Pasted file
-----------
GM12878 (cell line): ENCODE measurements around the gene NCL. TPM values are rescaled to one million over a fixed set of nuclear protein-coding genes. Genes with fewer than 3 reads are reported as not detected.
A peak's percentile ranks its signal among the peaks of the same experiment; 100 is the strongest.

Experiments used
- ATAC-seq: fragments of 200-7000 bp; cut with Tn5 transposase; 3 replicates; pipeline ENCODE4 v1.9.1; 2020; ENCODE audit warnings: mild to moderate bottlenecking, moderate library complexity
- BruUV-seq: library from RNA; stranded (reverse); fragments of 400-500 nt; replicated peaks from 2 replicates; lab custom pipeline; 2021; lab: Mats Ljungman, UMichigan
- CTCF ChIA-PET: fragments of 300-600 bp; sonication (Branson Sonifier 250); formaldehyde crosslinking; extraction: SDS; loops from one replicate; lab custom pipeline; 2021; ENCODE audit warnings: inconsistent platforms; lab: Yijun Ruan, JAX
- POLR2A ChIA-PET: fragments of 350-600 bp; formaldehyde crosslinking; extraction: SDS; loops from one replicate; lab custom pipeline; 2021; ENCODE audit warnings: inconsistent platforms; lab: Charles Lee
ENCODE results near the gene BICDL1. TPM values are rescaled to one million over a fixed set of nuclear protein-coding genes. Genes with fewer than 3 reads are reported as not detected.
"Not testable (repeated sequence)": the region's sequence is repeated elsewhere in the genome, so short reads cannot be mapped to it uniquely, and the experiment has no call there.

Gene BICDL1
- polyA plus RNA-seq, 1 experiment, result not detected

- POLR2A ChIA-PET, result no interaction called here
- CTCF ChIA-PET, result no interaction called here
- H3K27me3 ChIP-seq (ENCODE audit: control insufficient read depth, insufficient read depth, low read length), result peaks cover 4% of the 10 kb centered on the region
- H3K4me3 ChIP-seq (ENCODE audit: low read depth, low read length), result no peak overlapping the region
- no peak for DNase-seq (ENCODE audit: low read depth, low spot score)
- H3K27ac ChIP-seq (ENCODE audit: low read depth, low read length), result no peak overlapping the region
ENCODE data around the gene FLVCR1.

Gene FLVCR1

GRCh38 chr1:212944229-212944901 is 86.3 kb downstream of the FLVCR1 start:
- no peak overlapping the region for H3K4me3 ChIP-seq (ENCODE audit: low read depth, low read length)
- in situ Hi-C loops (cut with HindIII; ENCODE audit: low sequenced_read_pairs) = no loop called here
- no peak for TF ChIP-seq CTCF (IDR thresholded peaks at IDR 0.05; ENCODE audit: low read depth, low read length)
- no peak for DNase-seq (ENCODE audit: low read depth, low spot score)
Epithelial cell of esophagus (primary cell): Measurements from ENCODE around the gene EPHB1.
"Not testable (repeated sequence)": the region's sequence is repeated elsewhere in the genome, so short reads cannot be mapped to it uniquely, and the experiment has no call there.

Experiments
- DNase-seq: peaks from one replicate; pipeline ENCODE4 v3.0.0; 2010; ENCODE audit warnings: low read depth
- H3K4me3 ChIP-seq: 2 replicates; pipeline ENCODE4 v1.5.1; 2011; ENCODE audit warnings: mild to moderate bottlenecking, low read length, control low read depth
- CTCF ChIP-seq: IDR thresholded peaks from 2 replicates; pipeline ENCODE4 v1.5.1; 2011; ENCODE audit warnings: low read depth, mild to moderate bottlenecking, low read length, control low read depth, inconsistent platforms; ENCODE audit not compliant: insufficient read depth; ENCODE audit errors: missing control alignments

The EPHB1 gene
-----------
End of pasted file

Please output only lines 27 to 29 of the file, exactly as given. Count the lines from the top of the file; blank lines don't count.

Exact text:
Experiments
- DNase-seq: peaks from one replicate; pipeline ENCODE4 v3.0.0; 2010; ENCODE audit warnings: low read depth
- H3K4me3 ChIP-seq: 2 replicates; pipeline ENCODE4 v1.5.1; 2011; ENCODE audit warnings: mild to moderate bottlenecking, low read length, control low read depth